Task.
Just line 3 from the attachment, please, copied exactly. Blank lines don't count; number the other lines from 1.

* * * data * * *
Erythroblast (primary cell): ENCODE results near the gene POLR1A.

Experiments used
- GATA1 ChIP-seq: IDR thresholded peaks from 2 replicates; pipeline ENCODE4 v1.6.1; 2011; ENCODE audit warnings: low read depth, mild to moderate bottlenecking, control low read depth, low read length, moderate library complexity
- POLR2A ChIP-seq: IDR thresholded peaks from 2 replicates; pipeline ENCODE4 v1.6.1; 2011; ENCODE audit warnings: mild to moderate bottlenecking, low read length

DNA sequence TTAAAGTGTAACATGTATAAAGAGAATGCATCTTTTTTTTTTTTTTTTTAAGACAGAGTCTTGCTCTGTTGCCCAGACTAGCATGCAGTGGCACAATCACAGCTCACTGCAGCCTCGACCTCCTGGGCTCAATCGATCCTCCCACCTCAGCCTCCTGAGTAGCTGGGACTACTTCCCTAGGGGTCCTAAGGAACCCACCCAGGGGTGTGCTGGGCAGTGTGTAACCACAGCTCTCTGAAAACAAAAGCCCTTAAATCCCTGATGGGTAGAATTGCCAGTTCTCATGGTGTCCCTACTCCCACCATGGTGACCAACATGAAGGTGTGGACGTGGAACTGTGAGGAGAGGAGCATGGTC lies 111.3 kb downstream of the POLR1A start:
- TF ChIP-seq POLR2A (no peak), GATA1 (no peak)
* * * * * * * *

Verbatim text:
- GATA1 ChIP-seq: IDR thresholded peaks from 2 replicates; pipeline ENCODE4 v1.6.1; 2011; ENCODE audit warnings: low read depth, mild to moderate bottlenecking, control low read depth, low read length, moderate library complexity